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Henry Merwin Shrady, born in 1871, was the son of a fashionable New York physician of international prominence (as well as an amateur artist), Dr. George Frederick Shrady (1837-1907), who coincidentally anticipated his son's major commission by serving as consulting surgeon to General Ulysses S. Grant during his final illness, in 1885. Henry Shrady took his A.B. in law from Columbia College in 1894, and was a second-year student in the professional school of law in 1894-1895; an attack of typhoid fever caused him to withdraw before taking his second degree. Instead he served from 1895 to 1900 as an officer of the Continental Match Company, established in 1894 by Edwin Gould (second son of the railway tycoon Jay Gould), whom Shrady's step-sister Sarah Cantine had married in 1892. Shrady's true profession emerged during his three-year convalescence (1895-1898), in which he turned to drawing; he began with sketches of household pets, since he had been attracted to animals from childhood. He had inherited an interest in anatomy from his father, pursued it more formally in biology courses at Columbia, and supplemented those studies by sketching a variety of animals from life at the Bronx Zoo. His father's natural talent for drawing helped to inform Shrady's early efforts; but apart from his undergraduate instruction in anatomy, and the paternal example in sketching and modeling, he was for the most part self-taught.
While still engaged in his brief business career--and newly married, to Harrie E. Moore, in 1896--Shrady began to spend his evenings experimenting with watercolors. His first recorded work was a painting, Fox Terrier Seizing a Mouse, which his wife submitted to an exhibition at the National Academy of Design; to Shrady's surprise it even attracted a buyer. He next attempted a painting from life of a group of kittens, intended as an improvement on a similar picture that the Goulds had bought in Paris; it too was exhibited at the Academy.
Frustrated by the difficulties of mixing and judging colors only in his recreational hours at night, Shrady turned to his father's second avocation of modeling in clay. He chose as his first sculptural subject his own saddle horse, which he rode while in the city in Central Park. Shrady was also able to ride on his family's estate, established before the Revolution, at Elmsford in Westchester County, and at the Gould family's hunting lodge in the Berkshires and their game preserve in North Carolina. Shrady studied equine anatomy with the aid of textbooks, as well as by the less orthodox technique of hosing down his horse before riding, so as to discern more clearly the movements of its muscles. The first result of these researches was a spirited sculptural model of four horses and riders harnessed to a caisson with two drivers, called Artillery Going into Action (1898/1899). Alvan S. Southworth, a retired war correspondent and friend of Shrady's father--who himself had seen field service in the 1898 Spanish-American War--had the group photographed by De Silva & Hill, and the image published in a photo-engraving; that print attracted the notice of Theodore B. Starr (1837-1907), a jeweler and entrepreneur producer of small bronzes, who asked Shrady to expand the artillery group, and to model further subjects for sale through his firm. As products of his long experience at the zoo, these evolved as a superb elk buffalo, called Monarch of the Plains (1899), and an equally impressive Bull Moose (1900), of which detailed statuettes were issued, under copyrights by Starr. These were some of the very first American bronzes to be cast by the lost wax method, pioneered in the United States by Riccardo Bertelli at his new firm of Roman Bronze Works in Brooklyn in the late 1880s. The great American artist of Western subjects, Frederic Remington (1861-1909), was sufficiently enthusiastic about that new process --and about Shrady--to acquire an early cast of the Monarch of the Plains, and to become a friend of Shrady's. Between March and May of 1900, Remington designed his next sculpture, The Norther, specifically for lost wax casting at the Roman Bronze Works, and thereafter used that process exclusively himself. The wind-blown virtuosity of Remington's Norther, in turn, strongly influenced Shrady's Empty Saddle, which was designed between March and December of 1900.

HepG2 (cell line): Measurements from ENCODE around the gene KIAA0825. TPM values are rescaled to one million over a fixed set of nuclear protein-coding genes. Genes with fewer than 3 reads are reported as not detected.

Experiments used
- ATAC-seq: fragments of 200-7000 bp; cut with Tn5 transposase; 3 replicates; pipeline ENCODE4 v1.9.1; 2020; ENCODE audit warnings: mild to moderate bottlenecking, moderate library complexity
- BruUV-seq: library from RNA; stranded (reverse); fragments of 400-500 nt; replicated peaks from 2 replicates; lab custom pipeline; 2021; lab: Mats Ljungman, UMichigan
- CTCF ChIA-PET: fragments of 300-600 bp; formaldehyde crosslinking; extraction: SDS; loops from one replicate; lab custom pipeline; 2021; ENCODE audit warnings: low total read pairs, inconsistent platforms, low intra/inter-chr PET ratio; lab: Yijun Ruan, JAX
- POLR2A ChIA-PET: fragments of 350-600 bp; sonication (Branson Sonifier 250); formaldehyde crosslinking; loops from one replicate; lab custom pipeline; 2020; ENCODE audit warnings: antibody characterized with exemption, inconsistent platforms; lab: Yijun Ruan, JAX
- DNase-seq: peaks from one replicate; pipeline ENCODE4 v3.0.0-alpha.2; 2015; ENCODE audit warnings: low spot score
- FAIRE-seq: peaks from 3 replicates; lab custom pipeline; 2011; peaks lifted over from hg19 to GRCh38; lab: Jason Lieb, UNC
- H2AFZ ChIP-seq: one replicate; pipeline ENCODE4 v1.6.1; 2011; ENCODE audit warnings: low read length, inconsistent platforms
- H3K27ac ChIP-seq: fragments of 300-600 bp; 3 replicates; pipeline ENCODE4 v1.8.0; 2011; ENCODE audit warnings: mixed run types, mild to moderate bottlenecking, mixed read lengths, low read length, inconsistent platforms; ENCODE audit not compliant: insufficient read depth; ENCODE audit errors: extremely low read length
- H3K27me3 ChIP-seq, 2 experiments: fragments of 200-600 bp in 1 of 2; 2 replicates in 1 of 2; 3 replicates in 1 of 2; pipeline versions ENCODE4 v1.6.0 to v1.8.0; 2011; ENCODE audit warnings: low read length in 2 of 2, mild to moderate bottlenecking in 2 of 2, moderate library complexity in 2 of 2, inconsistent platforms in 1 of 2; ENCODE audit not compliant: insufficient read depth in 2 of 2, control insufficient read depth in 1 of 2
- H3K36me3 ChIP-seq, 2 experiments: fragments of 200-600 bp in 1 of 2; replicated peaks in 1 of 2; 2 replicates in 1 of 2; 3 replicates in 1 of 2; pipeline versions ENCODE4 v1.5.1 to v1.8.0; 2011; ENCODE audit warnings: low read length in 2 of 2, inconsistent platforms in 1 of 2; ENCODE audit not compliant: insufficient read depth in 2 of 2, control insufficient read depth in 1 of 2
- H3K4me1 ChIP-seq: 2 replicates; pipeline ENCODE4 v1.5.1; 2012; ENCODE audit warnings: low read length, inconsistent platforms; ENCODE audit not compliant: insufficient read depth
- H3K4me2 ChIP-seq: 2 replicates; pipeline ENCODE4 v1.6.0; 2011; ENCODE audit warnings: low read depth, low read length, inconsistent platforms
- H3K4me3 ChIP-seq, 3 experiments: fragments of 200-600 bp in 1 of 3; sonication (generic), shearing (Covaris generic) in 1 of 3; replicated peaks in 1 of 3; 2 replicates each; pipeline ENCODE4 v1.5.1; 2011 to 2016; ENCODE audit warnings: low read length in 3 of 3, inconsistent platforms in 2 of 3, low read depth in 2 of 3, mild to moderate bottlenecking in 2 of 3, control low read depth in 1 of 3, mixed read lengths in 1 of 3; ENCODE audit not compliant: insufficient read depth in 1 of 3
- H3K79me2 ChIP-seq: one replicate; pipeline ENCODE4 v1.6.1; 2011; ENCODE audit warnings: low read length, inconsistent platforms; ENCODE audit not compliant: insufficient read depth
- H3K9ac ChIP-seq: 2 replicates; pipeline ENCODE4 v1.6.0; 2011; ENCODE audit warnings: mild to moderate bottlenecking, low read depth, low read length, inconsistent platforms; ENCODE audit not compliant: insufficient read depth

Among other sculptors attracted to the new bronzecasting technique in 1899/1900 was Karl Bitter (1867-1915), who saw Shrady's Monarch of the Plains and Bull Moose statuettes on sale through Starr, and invited the artist to prepare eight monumental expansions of them for the grounds of the 1901 Pan-American Exposition in Buffalo, New York. Bitter further offered Shrady the use of his sculpture studio in Weehawken, where the enlargements (to eight and nine feet, respectively) were carried out within six weeks; these were the first professional premises Shrady had occupied, and his independent association with Bitter constituted his only technical apprenticeship. His plaster colossi on the canal bridges at the Buffalo fairgrounds were a popular and critical success, and launched his career as a sculptor of public monuments.